Results in this study identified novel candidate genes in a 3 Mb GGA1 region and provided strong confirmation of some previously reported QTL effects. A number of studies reported significant QTL effects in the 167–179 Mb region of GGA1. Uemoto et al. also detected QTL affecting BW42 and BW63 in 165–172 Mb on GGA1 [11], and QTL effects were also reported in these regions were associated with BW28–BW84, average daily gain, WW or BMW [2], [6], [7], [10], [11], [15]. Besnier et al. reported a QTL for BW56 in the 169–175 Mb region of GGA1 with the most significant QTL effect at position 173,709,609 bp on GGA1 [35]. In the vicinity of this QTL peak we detected several highly significant SNP effects. The most significant effect for ADG42 was at 173,910,687 bp (Figure 1 and Table S1), 201 Kb downstream of the QTL peak in Besnier et al. [34]. Results from our study along with results in other studies represented strong evidence that the 167–179 Mb region, particularly the 172–175 Mb region, of GGA1 were strongly associated with growth in chickens. However, the results in this study differed from studies that reported QTL on other chromosomes. A recent study using 229 F2 chickens based on the crossing between the Silky breed and WPR reported SNP effects for growth traits in 7–12 wks in the 71.6–80.2 Mb GGA4 region and did not identify any significant SNP in the GGA1 region reported in this study [36]. In contrast, this study identified some SNP effects in the 71.6–80.2 Mb GGA4 region with lowered significance levels (P = 3.20×10−07∼3.62×10−05, Table S1), so that this study had some degree of confirmation of the GGA4 results. Breed difference (XH×WRR in this study and Silky×WPR in [36]) could be the main reason for the lack of confirmation by the study in [36] for the GGA1 results in this study. Although these two studies did not confirm each other for the GGA1 region, each had confirmation from results in the literature. Therefore, results in these two studies should add evidence to the process of achieving consensus for chicken growth QTL.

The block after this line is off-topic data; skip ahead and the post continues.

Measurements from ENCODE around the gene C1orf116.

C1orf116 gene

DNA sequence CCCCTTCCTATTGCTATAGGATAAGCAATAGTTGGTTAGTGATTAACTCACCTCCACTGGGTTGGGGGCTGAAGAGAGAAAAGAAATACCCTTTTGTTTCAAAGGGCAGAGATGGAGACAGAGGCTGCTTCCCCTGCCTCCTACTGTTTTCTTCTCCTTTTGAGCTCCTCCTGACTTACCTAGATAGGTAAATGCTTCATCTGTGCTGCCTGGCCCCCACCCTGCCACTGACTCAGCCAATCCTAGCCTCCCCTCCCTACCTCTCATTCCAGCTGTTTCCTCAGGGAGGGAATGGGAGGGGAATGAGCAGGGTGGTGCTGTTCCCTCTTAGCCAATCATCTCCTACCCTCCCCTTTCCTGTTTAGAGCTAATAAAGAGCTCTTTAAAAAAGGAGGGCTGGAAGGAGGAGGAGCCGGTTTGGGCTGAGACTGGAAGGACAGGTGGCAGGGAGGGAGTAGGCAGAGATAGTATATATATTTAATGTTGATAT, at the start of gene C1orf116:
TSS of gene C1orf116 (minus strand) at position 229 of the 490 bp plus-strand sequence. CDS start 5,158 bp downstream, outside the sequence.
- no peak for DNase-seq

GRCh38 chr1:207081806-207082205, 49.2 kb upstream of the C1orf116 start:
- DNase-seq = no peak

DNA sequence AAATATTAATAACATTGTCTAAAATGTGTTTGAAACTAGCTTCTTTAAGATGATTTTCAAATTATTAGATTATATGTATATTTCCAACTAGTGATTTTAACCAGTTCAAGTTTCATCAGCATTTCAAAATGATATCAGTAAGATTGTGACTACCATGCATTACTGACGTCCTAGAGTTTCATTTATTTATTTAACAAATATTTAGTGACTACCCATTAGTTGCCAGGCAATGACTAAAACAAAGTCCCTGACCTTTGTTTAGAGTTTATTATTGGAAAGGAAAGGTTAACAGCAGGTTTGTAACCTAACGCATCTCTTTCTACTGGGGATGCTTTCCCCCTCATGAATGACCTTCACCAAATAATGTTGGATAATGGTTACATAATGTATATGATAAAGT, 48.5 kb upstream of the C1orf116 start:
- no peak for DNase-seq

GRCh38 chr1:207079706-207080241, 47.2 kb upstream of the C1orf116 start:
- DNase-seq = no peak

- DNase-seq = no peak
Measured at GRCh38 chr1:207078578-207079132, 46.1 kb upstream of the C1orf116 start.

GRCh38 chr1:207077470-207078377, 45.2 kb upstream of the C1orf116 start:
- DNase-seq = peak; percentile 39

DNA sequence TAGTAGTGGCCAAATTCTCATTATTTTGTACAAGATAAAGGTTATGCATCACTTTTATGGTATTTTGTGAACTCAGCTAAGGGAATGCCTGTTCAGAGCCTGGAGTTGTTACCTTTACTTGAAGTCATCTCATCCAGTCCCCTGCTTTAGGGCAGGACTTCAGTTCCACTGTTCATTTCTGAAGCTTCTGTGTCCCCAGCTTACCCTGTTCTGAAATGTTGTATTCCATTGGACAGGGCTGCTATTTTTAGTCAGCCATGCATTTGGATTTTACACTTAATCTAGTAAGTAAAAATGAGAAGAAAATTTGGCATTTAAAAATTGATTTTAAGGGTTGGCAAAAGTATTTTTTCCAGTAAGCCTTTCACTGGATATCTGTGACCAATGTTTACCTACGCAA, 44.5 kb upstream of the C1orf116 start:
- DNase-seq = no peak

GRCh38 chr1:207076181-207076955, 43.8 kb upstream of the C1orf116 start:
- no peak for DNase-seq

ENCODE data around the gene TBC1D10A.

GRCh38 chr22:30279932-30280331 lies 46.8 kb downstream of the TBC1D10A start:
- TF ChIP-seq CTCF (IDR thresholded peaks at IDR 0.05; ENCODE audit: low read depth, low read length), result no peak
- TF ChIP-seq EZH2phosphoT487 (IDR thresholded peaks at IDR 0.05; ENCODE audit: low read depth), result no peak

Materials and Methods